“They told me, ‘We couldn’t find a viable approach to selling, to distributing the product either,’ ” Koehler said.
Koehler said he was just getting a foothold for sales at regional farmer’s markets. He could make “not great, but good sales,” on a seasonal basis. But that solution became void this year in June, when a new state law took effect that prohibits the sale of liquor at farmers markets.
As a trade-off for lost sales opportunities, the state now allows craft distilleries to open two off-site tasting rooms in addition to the previously OK’d on-site tasting rooms. Koehler expects some craft distilleries to take advantage of the tasting room option. But for his business a tasting room has never been part of the plan.
“They cut my legs out from underneath me in order to get tasting rooms established, so that was kind of the final straw. I can’t sell to liquor outlets, and now you’ve taken away my farmers markets for me,” Koehler said. “The only thing I can do now is make a new kind of tavern … and that was not an attractive effort for me.”
Exalt Vodka also will be available at the two liquor stores in Longview until supplies run out. Eagle Cliffs Distillery also has about 800 liter-bottles of vodka left on-site, and Koehler hopes to sell as much as he can before the calendar turns.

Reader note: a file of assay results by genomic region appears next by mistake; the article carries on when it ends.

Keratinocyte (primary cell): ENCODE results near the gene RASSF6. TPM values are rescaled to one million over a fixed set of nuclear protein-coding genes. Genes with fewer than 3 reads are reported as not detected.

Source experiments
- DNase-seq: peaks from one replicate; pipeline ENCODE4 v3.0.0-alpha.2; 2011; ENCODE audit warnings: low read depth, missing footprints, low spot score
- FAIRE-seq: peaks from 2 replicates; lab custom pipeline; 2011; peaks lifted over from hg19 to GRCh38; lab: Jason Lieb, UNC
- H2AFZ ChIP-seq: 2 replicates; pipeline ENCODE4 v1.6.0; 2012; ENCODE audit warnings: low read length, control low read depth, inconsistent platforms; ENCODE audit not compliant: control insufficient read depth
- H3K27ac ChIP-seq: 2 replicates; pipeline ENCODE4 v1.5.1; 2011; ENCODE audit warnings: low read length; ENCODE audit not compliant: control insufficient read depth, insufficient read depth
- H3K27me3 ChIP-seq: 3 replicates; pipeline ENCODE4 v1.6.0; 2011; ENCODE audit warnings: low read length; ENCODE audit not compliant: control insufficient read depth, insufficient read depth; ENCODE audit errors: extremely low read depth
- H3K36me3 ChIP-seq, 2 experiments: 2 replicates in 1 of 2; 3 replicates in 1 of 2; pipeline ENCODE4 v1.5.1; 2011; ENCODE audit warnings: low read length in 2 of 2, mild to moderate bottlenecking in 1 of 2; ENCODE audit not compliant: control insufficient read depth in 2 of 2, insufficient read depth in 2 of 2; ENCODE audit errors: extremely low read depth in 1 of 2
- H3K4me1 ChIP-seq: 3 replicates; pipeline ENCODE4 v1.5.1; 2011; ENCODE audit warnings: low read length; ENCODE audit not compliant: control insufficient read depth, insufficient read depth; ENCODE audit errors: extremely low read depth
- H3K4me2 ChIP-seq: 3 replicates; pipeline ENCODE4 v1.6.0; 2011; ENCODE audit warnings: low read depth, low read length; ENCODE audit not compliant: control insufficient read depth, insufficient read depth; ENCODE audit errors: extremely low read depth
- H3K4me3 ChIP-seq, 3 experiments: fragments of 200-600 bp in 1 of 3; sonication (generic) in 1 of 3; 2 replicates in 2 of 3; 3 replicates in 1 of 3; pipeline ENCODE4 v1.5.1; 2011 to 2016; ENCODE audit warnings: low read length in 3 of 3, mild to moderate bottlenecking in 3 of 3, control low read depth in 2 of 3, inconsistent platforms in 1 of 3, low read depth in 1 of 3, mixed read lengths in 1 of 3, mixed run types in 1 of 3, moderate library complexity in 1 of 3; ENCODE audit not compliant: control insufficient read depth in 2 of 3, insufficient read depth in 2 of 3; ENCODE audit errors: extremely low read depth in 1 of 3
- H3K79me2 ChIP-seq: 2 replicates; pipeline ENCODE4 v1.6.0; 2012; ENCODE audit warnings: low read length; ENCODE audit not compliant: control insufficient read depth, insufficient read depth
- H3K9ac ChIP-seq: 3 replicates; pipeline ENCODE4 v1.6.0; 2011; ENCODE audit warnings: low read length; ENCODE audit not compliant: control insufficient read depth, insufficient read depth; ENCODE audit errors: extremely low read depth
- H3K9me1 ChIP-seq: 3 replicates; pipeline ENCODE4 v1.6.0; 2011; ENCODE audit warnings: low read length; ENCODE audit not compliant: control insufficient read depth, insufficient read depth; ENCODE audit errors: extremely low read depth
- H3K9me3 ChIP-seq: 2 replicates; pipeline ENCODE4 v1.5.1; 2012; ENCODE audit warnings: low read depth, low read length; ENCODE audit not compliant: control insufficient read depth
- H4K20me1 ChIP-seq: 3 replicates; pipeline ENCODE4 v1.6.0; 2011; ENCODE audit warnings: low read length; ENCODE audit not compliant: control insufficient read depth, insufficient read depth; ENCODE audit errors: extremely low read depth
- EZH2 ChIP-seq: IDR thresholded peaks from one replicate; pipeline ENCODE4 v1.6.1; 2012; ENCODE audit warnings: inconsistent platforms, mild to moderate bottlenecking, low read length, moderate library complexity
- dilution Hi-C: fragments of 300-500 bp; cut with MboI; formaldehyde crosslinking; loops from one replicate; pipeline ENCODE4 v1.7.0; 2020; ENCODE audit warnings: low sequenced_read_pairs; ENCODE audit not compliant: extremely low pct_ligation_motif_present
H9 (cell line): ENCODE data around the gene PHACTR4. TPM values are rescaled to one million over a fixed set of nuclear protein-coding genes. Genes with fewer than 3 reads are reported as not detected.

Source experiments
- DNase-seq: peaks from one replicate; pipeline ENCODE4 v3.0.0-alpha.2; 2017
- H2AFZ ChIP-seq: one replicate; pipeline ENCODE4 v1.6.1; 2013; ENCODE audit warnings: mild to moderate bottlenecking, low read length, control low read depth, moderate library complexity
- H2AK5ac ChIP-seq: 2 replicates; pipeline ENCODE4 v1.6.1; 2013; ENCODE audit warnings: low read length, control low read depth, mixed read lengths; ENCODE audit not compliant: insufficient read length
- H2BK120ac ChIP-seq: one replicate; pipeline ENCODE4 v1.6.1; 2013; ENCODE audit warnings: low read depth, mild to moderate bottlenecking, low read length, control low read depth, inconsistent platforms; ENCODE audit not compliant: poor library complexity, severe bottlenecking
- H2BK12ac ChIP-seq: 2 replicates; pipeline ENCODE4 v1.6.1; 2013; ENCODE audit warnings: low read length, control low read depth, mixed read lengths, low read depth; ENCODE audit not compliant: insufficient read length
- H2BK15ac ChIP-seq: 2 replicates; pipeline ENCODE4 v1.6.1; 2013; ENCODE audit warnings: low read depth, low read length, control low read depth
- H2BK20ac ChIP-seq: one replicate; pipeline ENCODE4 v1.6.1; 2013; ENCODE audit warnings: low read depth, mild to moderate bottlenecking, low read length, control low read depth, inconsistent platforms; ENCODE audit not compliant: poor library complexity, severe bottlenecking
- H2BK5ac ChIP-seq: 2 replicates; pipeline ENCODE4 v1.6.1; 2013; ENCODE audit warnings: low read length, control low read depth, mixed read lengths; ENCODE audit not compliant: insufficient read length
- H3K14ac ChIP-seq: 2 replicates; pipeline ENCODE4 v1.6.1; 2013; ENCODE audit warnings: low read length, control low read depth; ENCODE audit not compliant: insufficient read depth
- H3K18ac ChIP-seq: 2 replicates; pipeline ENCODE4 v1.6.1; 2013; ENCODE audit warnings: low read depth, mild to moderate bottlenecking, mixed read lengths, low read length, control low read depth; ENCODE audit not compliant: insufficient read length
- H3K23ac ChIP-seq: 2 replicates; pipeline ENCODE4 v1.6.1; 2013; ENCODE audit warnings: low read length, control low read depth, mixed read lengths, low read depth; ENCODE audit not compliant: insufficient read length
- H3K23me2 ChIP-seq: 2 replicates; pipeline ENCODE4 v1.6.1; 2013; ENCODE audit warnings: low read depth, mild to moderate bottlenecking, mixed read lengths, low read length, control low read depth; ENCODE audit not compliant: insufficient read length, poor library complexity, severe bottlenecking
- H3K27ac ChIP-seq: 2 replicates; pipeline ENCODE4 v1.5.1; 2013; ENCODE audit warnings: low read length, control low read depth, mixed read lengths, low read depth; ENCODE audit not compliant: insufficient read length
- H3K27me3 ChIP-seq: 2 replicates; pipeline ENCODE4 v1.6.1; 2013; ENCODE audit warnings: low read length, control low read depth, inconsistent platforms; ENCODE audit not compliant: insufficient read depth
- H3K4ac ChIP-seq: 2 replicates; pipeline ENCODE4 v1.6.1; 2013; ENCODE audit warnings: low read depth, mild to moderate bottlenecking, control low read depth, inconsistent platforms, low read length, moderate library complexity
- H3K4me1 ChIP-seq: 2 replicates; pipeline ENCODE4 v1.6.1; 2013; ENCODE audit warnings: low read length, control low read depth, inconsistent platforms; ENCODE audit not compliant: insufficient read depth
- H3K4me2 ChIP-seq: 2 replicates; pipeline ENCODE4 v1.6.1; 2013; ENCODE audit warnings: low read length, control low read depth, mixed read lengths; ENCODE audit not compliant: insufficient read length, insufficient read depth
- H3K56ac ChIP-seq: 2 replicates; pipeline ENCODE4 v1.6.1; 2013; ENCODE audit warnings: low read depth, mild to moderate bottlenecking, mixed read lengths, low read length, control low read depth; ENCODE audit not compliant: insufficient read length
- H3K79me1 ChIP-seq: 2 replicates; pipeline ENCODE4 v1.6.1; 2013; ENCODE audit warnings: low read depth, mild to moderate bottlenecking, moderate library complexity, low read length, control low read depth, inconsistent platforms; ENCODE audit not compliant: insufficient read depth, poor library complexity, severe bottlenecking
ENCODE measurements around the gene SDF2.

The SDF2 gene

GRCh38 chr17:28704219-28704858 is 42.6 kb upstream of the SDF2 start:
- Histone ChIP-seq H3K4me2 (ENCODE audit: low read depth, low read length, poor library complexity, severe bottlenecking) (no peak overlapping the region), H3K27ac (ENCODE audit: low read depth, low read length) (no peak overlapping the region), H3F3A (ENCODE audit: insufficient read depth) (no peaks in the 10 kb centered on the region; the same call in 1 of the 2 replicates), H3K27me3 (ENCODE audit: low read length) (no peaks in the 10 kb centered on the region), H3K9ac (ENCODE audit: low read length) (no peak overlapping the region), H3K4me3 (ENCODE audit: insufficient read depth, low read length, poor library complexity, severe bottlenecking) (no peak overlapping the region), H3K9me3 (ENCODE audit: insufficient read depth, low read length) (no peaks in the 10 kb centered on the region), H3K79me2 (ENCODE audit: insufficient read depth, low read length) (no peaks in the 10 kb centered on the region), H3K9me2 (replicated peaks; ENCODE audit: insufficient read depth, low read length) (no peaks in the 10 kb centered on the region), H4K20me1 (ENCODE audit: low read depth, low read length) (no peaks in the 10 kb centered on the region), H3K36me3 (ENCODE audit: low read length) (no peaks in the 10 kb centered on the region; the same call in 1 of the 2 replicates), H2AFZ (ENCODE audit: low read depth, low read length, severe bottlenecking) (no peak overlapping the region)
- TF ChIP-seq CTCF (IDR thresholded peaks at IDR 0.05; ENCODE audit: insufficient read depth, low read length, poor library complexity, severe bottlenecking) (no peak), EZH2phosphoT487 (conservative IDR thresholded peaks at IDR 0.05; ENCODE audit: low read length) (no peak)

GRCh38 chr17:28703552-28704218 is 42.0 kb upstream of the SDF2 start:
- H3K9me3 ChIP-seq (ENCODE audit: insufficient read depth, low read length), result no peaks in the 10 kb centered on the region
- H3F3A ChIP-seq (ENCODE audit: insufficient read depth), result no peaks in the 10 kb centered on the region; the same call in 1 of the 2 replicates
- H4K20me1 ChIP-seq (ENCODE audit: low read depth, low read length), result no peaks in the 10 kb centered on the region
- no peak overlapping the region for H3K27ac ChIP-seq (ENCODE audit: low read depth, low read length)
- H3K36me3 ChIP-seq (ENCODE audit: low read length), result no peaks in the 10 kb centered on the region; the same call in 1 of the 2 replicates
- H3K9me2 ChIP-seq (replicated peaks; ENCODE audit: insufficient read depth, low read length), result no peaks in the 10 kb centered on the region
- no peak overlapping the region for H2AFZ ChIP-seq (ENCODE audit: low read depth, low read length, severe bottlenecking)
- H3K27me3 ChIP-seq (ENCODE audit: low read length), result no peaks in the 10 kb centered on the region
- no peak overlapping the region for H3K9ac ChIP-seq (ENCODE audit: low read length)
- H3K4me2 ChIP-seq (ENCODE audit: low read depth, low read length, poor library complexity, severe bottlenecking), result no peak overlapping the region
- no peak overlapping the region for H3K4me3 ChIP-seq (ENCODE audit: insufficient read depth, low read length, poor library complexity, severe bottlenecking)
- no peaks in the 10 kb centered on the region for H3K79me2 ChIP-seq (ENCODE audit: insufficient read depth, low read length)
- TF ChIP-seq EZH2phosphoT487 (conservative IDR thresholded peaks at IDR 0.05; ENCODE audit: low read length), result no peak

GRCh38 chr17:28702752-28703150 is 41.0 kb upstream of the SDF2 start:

He will have to pay the state and federal liquor taxes out-of-pocket for any bottles he doesn’t sell by the end of the day Dec. 31.
“This is just trying to get it out. Whatever we sell, the sales price covers the taxes. … We don’t want to have to dig too deep into our pockets to go out of business.”
Customers and liquor licensees can call the distillery at 360-501-6085 to place a special order. Most bottles and cases are offered at a “going-out-of-business” sale price.
“With once over 200 licensed craft distilleries in the state, there is no distribution channel available for these businesses. … The Washington Attorney General office needs to take a look at the industry,” Koehler said. “For our little craft distillery, it is too late.”